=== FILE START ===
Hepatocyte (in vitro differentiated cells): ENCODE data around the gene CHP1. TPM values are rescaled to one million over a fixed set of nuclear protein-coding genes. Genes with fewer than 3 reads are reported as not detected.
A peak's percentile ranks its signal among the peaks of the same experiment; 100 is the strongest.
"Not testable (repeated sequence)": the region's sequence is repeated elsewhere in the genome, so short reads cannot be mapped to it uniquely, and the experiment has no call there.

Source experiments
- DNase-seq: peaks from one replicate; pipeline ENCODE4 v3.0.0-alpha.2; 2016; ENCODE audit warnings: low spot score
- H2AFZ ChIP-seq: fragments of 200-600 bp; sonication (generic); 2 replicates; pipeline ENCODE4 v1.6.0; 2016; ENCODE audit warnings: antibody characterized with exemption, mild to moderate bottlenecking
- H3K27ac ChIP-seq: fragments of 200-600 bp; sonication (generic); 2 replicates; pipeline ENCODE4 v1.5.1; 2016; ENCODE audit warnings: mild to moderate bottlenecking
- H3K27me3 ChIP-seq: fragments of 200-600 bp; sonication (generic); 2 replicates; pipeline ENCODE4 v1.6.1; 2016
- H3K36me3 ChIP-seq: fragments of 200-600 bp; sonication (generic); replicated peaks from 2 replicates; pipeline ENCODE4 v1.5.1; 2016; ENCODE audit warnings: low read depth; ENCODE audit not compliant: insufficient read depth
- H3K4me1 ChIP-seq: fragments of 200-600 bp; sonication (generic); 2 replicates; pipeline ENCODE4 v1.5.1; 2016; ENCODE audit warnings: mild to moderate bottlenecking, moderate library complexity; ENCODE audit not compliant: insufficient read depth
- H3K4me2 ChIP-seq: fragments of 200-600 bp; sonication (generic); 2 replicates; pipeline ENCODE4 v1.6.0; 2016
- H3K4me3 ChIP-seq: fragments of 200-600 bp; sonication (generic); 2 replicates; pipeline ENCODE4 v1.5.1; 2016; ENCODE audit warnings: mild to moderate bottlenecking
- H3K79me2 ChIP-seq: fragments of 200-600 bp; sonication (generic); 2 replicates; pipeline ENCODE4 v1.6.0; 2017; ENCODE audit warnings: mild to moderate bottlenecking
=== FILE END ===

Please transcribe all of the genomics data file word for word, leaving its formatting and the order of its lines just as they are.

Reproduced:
Hepatocyte (in vitro differentiated cells): ENCODE data around the gene CHP1. TPM values are rescaled to one million over a fixed set of nuclear protein-coding genes. Genes with fewer than 3 reads are reported as not detected.
A peak's percentile ranks its signal among the peaks of the same experiment; 100 is the strongest.
"Not testable (repeated sequence)": the region's sequence is repeated elsewhere in the genome, so short reads cannot be mapped to it uniquely, and the experiment has no call there.

Source experiments
- DNase-seq: peaks from one replicate; pipeline ENCODE4 v3.0.0-alpha.2; 2016; ENCODE audit warnings: low spot score
- H2AFZ ChIP-seq: fragments of 200-600 bp; sonication (generic); 2 replicates; pipeline ENCODE4 v1.6.0; 2016; ENCODE audit warnings: antibody characterized with exemption, mild to moderate bottlenecking
- H3K27ac ChIP-seq: fragments of 200-600 bp; sonication (generic); 2 replicates; pipeline ENCODE4 v1.5.1; 2016; ENCODE audit warnings: mild to moderate bottlenecking
- H3K27me3 ChIP-seq: fragments of 200-600 bp; sonication (generic); 2 replicates; pipeline ENCODE4 v1.6.1; 2016
- H3K36me3 ChIP-seq: fragments of 200-600 bp; sonication (generic); replicated peaks from 2 replicates; pipeline ENCODE4 v1.5.1; 2016; ENCODE audit warnings: low read depth; ENCODE audit not compliant: insufficient read depth
- H3K4me1 ChIP-seq: fragments of 200-600 bp; sonication (generic); 2 replicates; pipeline ENCODE4 v1.5.1; 2016; ENCODE audit warnings: mild to moderate bottlenecking, moderate library complexity; ENCODE audit not compliant: insufficient read depth
- H3K4me2 ChIP-seq: fragments of 200-600 bp; sonication (generic); 2 replicates; pipeline ENCODE4 v1.6.0; 2016
- H3K4me3 ChIP-seq: fragments of 200-600 bp; sonication (generic); 2 replicates; pipeline ENCODE4 v1.5.1; 2016; ENCODE audit warnings: mild to moderate bottlenecking
- H3K79me2 ChIP-seq: fragments of 200-600 bp; sonication (generic); 2 replicates; pipeline ENCODE4 v1.6.0; 2017; ENCODE audit warnings: mild to moderate bottlenecking